A high-ranking officer in the Peter Young Housing, Industries and Treatment program was indicted Wednesday, accused of diverting more than $1 million in state funds elsewhere in the organization.
Among the allegations against Jacquelyn Gentile are that she diverted money from the Schenectady-based charity that was intended to help people and instead using it to plug deficits and pay salaries.
Among the salaries the money allegedly helped pay was a $50,000 job for former Assemblyman William F. Boyland Sr., which the state Attorney General’s Office contends was essentially a no-show job.
Gentile was and remains chief operating officer of Peter Young subsidiaries 820 River Street Inc. and The Altamont Program.
The organization’s head, the Rev. Peter Young, was in court Wednesday supporting Gentile. Gentile denies any wrongdoing, according to her attorney, Andrew Safranko.
Safranko called the case a “political witch hunt” based on the allegations related to Boyland.
Gentile faces a multi-count indictment that includes first-degree grand larceny. If convicted on that count, she faces up to 81⁄3 to 25 years in prison. Gentile faces a total of 15 felony charges.
Gentile, 47, appeared Wednesday morning in Schenectady County Court and pleaded not guilty to all the charges. Outside the courtroom, Young said he stands by Gentile and supports her. All the funds, he said, were used to help those in need.
The allegations are that she diverted more than $1 million in state funds to alleviate organizational deficits and pay employee salaries, according to the state Attorney General’s Office.
“This indictment sends the message that there has to be one set of rules for everyone and that those who use a charity to rip off New Yorkers will be prosecuted,” Attorney General Eric Schneiderman said in a news release. “New York has the greatest nonprofit sector in the country, and this case reminds us that we must vigilantly protect it.”
Gentile is also accused of falsifying business records by completing false time sheets for Boyland. The Attorney General’s Office noted then-Assemblyman William F. Boyland Jr. appropriated about $1.5 million in state funds for the organization through his legislative sponsorship.
Authorities allege Boyland Sr. didn’t work the hours recorded and Gentile knew it. Ninety percent of his $50,000 salary was covered by government funds.
The funds came between 2005 and 2009. Both Boylands represented part of Brooklyn. Neither faces charges related to the case. Boyland Jr., however, is in jail awaiting sentencing after his conviction on unrelated charges.
The Peter Young organization covers five nonprofit subsidiaries in the state. They provide addiction treatment and housing, as well as job services, according to its website. Its goal, according to the site, is to create taxpayers out of people who otherwise wouldn’t be.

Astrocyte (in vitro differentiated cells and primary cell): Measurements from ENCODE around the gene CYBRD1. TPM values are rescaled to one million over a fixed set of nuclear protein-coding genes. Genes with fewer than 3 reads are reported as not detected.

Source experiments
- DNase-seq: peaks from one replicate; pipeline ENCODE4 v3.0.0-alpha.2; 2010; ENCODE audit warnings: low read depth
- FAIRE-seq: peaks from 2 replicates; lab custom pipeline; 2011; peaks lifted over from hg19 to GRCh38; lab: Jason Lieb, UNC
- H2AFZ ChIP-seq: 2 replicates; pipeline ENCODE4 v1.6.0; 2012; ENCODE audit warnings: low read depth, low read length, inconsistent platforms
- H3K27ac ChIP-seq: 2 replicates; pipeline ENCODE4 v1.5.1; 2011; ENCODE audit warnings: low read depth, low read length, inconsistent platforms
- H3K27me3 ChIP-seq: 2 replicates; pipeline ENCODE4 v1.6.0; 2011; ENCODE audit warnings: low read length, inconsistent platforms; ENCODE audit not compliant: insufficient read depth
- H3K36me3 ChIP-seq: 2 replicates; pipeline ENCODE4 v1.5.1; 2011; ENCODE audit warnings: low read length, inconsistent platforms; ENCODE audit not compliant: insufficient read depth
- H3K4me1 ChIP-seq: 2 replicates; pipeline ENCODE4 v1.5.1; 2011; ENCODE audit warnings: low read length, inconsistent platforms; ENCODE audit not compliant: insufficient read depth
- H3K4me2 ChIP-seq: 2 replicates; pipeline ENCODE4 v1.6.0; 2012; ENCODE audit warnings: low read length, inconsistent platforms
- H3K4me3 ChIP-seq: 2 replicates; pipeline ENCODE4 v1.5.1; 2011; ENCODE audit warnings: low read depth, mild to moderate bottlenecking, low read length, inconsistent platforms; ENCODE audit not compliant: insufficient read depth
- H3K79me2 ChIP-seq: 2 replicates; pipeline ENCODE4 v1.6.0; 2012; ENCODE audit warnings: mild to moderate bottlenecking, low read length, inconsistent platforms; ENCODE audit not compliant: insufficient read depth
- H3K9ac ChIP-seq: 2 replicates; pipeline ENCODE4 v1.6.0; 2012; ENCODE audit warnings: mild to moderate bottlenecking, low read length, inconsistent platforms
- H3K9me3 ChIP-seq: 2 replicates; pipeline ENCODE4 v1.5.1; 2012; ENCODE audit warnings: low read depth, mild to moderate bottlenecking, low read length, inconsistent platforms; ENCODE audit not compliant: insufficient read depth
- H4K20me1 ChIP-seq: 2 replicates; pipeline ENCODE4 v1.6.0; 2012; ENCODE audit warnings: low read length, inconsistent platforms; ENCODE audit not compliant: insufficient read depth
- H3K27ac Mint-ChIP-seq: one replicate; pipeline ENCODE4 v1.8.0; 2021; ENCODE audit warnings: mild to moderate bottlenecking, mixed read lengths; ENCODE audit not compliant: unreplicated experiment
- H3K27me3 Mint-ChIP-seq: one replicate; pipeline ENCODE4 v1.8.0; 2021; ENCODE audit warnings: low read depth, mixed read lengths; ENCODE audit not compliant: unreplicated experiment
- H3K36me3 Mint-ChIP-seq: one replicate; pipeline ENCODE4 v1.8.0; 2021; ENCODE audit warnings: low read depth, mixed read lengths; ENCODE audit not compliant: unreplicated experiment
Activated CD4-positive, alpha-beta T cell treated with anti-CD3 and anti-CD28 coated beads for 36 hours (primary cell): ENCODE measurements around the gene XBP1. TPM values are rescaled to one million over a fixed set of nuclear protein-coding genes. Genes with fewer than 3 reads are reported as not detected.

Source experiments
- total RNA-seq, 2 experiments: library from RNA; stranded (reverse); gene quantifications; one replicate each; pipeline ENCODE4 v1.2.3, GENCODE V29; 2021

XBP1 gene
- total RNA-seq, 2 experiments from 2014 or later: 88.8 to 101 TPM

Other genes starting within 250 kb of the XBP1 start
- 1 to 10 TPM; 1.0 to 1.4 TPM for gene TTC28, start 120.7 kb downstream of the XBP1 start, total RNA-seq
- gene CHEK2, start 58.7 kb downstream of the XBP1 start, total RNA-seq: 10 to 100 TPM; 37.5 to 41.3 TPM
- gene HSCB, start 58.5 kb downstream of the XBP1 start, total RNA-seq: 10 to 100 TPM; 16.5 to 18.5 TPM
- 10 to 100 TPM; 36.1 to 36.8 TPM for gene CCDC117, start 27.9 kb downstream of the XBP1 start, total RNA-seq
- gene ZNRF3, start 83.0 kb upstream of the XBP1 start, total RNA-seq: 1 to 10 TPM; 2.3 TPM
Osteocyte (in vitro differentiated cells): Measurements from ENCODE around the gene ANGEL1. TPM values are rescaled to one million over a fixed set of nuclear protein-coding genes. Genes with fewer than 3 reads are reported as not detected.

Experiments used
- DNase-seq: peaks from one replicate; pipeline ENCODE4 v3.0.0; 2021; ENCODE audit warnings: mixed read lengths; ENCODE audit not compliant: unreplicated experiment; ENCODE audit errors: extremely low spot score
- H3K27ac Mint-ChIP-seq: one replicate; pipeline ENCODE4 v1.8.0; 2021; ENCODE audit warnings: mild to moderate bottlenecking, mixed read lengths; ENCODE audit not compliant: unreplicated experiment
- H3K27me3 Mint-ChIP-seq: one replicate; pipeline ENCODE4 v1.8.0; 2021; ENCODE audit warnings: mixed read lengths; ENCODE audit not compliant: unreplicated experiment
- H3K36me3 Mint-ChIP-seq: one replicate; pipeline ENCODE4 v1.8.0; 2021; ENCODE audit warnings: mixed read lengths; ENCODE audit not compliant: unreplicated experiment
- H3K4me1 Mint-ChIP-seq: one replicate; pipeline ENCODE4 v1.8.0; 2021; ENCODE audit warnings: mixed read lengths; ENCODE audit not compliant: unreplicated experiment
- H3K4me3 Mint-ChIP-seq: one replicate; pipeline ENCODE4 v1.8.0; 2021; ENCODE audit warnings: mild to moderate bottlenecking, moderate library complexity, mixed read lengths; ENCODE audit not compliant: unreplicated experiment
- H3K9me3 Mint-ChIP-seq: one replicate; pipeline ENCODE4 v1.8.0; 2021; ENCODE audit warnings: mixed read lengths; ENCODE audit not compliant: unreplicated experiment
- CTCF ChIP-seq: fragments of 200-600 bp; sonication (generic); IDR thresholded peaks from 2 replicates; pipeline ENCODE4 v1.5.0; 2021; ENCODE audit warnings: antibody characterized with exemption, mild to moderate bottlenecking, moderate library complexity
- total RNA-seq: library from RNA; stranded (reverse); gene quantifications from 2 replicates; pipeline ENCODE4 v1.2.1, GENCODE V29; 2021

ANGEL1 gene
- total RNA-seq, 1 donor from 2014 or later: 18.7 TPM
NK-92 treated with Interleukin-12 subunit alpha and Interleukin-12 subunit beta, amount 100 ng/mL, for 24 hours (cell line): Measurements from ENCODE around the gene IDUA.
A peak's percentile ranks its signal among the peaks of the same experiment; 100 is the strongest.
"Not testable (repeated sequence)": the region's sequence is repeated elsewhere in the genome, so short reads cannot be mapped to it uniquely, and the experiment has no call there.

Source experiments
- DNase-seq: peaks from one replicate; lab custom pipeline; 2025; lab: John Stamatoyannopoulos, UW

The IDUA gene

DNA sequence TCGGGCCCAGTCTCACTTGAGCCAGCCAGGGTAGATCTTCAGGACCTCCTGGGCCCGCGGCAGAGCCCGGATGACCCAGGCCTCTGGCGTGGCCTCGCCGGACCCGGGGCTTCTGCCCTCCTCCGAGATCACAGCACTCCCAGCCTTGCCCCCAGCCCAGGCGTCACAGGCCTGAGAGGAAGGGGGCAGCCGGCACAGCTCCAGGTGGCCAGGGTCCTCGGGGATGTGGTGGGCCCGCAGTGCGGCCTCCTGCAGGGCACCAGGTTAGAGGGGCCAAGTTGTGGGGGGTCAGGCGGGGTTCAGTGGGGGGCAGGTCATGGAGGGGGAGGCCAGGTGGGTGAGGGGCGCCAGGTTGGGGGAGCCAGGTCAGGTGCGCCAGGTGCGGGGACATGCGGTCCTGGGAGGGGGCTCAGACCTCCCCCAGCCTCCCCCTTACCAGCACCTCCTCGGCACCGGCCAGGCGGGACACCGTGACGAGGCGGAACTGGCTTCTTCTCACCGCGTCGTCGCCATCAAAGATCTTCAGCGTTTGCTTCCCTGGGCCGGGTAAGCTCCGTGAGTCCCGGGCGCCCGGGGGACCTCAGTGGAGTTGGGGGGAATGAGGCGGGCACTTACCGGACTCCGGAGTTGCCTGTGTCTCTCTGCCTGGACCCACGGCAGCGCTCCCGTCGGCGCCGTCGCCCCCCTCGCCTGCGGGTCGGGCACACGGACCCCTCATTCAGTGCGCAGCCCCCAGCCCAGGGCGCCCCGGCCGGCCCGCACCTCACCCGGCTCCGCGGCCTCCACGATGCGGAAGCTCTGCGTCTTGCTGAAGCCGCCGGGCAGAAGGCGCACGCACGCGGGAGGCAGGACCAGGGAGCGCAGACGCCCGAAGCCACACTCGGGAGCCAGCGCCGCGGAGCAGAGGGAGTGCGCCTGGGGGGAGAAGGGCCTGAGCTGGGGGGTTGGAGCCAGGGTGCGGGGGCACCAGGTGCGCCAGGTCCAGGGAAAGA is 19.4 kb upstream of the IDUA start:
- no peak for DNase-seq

The investigation dates to 2012 and a large seizure of documents that December. Gentile also spoke with investigators then and was later informed she was the target of a grand jury investigation.
The Attorney General’s Office alleges witnesses have described to investigators a “culture of corruption” within the organization. The investigation continues, officials said.
Gentile has worked with the organization nearly 30 years.
Gentile turned herself in Wednesday morning. She was led into court in handcuffs, still in street clothes. The handcuffs were removed for the proceedings. At one point, she was offered a chair, but declined.
After hearing arguments, Judge Richard Giardino set bail at $25,000. A bond was posted in court and she was released.
Giardino set the bail after confirming with Assistant Attorney General Darren Miller the allegations do not include her taking any of the money for herself.
The prosecutor asked for the $25,000 figure. The defense asked for release without bail.
Outside court, Safranko seized on the prosecutor’s assertion that none of the money went to Gentile.
“There’s absolutely nothing criminal here,” Safranko said. “They’ve had a 20-month investigation. This investigation has been a political witch hunt from the get-go.”
All the money went to benefit the people it was intended to benefit, Safranko said.
He said he believe’s Young’s testimony will be able to clear Gentile. Young was not allowed to testify before the grand jury, Safranko said.
“We look forward to trial, where Father Young can testify and speak freely and answer all these questions,” Safranko said, “because, simply, Jackie Gentile did nothing wrong.”
Young called Gentile a person of “complete integrity.”
Since the investigation began, certain contracts have been impossible to get, Young said. That means the loss of millions of dollars that would have gone to help those in need.
The organization operates 18 certified addiction treatment facilities in the state, according to its website. It serves the homeless, parolees and veterans, among others, according to the website.
“So I feel bad because the residents, the clients, are getting hurt,” Young said. “They’re suffering. They’re the people that are in need of care. They’re suffering.”
Gentile is the fifth high-ranking organization employee to be charged with felonies in connection with that investigation. Two of them admitted to taking $200,000 from the organization, according to the Attorney General’s Office.